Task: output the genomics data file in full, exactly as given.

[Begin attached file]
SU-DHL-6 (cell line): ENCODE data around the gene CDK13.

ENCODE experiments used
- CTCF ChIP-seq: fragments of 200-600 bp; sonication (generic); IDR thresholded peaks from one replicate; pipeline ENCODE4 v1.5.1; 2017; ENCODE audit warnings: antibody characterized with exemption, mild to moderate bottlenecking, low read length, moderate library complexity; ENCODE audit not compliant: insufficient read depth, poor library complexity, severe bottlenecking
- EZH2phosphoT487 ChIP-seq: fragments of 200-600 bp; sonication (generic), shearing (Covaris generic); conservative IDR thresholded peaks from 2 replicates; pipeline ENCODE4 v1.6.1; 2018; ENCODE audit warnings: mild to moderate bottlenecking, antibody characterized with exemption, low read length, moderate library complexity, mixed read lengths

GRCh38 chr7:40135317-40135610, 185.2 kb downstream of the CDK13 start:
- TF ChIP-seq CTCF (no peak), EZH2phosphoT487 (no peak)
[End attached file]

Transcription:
SU-DHL-6 (cell line): ENCODE data around the gene CDK13.

ENCODE experiments used
- CTCF ChIP-seq: fragments of 200-600 bp; sonication (generic); IDR thresholded peaks from one replicate; pipeline ENCODE4 v1.5.1; 2017; ENCODE audit warnings: antibody characterized with exemption, mild to moderate bottlenecking, low read length, moderate library complexity; ENCODE audit not compliant: insufficient read depth, poor library complexity, severe bottlenecking
- EZH2phosphoT487 ChIP-seq: fragments of 200-600 bp; sonication (generic), shearing (Covaris generic); conservative IDR thresholded peaks from 2 replicates; pipeline ENCODE4 v1.6.1; 2018; ENCODE audit warnings: mild to moderate bottlenecking, antibody characterized with exemption, low read length, moderate library complexity, mixed read lengths

GRCh38 chr7:40135317-40135610, 185.2 kb downstream of the CDK13 start:
- TF ChIP-seq CTCF (no peak), EZH2phosphoT487 (no peak)